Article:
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Can somebody help me to understand the LOGIC behind Key-Derivation Methods (SP800 56A CH5.8)? This is my common understanding and please correct me if any wrong..

  1. Alice and Bob can general individual key-pair, by any public cryptography method (RSA, ECC, DL, etc..);
  2. Based on the Key Exchange protocol (for exp ECDH), Alice and Bob can obtain the shared secret Z between them, and using Z as AES key for the afterwards communication.
  3. If they like they can generate the new shared secret Z as they want--that is named as Ephemeral ECDH.

OK my question would be: here I don't really understand the Key-Derivation Methods (SP800 56A CH5.8) application scenarios--it looks like based on the common key agreement scheme (like ECDH), this KDM introduce a "FixedInfo" (which can be a readable text or just some hex string) concept.

I didn't find detail infor about how this "FixedInfo" works:

Does it use some Hash to process the "FixedInfo" and then derive new Secrete Key?

And does that mean each time a new FixedInfo shall be applied for both Alice and Bob?

Anyway, adding this "FixedInfo" looks NOT enhance security if compare to an Ephemeral ECDH--from my point-of-view..

---self update: OK after some study I have one explain but am not sure if that is correct--add such "FixedInfo" is actually a kinds of Ephemeral ECDH--it does not require a new ECC key-pair to be generated, so would reduce the key leakage risk? or from computing point-of-view this would save computing power?

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There is a couple of reasons one would want to do SP800-56A key derivation in real life scenarios.

  1. Computational and communication cost - while it's true that for each usage the two parties could negotiate a fresh Diffie-Hellman shared secret $Z$ and use it to derive a session key, usually this process is computationally expensive and requires communication between the parties. More frugal approach is to do the key exchange once to agree on a shared secret and then do key derivation to derive shared keys for various purposes.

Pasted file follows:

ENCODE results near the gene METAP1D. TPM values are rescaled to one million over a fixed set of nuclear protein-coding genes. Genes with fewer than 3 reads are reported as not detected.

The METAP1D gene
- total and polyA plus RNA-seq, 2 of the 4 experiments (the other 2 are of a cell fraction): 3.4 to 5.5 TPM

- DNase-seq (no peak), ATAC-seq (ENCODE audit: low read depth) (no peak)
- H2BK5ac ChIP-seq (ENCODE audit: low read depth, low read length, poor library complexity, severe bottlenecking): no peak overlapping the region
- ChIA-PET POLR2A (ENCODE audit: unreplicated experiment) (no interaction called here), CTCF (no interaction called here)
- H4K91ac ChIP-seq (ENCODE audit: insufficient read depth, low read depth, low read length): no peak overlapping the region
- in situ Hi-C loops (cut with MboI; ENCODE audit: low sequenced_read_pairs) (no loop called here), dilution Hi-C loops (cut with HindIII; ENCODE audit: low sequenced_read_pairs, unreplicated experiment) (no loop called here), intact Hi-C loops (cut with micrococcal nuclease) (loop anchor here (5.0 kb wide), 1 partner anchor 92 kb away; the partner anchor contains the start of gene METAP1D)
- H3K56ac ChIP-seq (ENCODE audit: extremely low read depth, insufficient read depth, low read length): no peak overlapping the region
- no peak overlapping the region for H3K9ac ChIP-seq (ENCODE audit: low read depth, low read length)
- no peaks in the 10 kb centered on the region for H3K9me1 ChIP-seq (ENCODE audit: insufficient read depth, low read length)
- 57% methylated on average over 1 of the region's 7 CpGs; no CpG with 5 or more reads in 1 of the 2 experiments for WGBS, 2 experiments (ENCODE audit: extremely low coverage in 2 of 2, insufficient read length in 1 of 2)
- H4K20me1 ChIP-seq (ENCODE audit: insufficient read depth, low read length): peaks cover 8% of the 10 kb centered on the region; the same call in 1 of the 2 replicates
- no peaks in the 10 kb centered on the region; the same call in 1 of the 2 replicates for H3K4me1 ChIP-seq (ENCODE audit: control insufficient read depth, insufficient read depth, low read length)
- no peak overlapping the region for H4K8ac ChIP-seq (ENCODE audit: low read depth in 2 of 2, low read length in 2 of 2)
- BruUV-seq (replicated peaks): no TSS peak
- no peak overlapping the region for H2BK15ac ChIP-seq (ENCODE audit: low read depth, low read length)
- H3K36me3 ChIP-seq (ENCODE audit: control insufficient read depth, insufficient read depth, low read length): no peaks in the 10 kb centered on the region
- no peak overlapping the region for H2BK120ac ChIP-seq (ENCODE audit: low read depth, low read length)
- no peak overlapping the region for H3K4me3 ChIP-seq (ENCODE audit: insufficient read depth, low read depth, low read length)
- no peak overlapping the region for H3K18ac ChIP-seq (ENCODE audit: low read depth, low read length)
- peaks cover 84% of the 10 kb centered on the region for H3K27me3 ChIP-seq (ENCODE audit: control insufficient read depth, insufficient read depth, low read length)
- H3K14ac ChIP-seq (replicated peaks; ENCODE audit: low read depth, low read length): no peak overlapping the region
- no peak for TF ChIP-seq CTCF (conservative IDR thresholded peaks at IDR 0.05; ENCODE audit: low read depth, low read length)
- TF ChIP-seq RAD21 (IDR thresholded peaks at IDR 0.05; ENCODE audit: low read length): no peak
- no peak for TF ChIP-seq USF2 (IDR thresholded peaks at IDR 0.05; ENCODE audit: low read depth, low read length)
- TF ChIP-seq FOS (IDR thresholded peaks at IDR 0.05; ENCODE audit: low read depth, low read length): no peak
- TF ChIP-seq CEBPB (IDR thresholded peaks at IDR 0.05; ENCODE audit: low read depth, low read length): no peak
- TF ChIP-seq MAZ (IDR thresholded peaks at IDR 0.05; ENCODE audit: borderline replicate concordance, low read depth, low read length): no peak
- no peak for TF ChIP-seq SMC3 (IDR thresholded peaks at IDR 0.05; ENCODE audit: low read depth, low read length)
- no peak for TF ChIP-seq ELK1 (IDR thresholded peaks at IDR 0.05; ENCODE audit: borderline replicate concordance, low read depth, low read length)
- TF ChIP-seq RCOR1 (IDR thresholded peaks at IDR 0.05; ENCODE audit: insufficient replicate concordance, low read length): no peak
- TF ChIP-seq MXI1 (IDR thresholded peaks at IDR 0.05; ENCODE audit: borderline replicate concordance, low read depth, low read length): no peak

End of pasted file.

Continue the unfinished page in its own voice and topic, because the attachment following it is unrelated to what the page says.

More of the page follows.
2. Shared secret is not a cryptographic key - most likely the shared secret the parties agreed upon is not suitable for use as a cryptographic key. Usually, secrets agreed with DH are too long and (when seen as bit strings) not uniformly distributed. For example, the result of a Diffie-Hellman process over $\mathbb{F}_p^\ast$ would be a number with length 4096 bits. One cannot use it directly as e.g. AES key because it's too long and using only a part of it as a key is an extremely bad idea. So we need to do entropy extraction and this boils down to key derivation.

  3. Many derived keys are required - usually, we need more than one key in a system. E.g. we may need symmetric encryption session keys, maybe HMAC key for integrity protection, etc... The good practice is to use a different cryptographic key for each usage. And in order to get the required number of different cryptographic keys from one "master secret" $Z$ we need key derivation. And here comes the FixedInfo parameter - it allows to parametrize the key derivation process and bind keys to their usages. For example, FixedInfo would contain the information about parties (so that we separate key derivations for different parties), purpose (so that we separate encryption keys from MAC keys), session (so that keys used for different sessions are different).

A drawback of the key derivation approach that is worth noting is that if the "master secret" $Z$ is compromised, all derived keys need to be treated as compromised as well. On the other hand, compromise of any of the derived keys does not constitute a compromise of other derived keys or the master secret.

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Some days past and I did not receive good feedback regarding this particular question. Anyway, I have some thought and probably good to record here.

I think the motivation to introduce such "FixedInfo" is actually providing a kind of Ephemeral ECDH implementation.

That means for each communication session, the counterparty does not need to regenerate the ECC key, but only adding a little "salt" ("salt" can be a low entropy plaintext passcode, or a high entropy Random data) then get a new shared secret key.

Waiting for more professional update...

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